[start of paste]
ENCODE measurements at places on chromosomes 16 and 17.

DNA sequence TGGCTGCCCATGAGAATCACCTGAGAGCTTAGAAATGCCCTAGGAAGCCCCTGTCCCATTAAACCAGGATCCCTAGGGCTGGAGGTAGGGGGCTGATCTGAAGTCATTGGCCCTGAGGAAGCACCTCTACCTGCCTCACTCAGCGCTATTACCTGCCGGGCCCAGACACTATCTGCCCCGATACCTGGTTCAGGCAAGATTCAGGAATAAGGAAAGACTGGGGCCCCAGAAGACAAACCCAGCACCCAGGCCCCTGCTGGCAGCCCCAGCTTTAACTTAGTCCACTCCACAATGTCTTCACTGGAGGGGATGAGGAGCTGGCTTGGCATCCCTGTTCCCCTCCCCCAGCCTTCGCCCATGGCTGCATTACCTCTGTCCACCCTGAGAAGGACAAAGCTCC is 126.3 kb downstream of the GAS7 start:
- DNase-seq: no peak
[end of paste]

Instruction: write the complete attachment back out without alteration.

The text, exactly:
ENCODE measurements at places on chromosomes 16 and 17.

DNA sequence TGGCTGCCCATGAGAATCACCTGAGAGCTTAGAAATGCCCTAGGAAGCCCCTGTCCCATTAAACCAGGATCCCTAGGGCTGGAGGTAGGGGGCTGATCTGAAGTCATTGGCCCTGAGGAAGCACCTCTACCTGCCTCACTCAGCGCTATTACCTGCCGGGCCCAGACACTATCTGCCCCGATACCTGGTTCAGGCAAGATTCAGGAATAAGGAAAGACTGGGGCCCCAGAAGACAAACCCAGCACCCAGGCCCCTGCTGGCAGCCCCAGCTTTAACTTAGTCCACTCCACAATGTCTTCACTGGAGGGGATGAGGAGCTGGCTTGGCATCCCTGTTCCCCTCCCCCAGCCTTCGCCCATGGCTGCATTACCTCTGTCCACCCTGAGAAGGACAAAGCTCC is 126.3 kb downstream of the GAS7 start:
- DNase-seq: no peak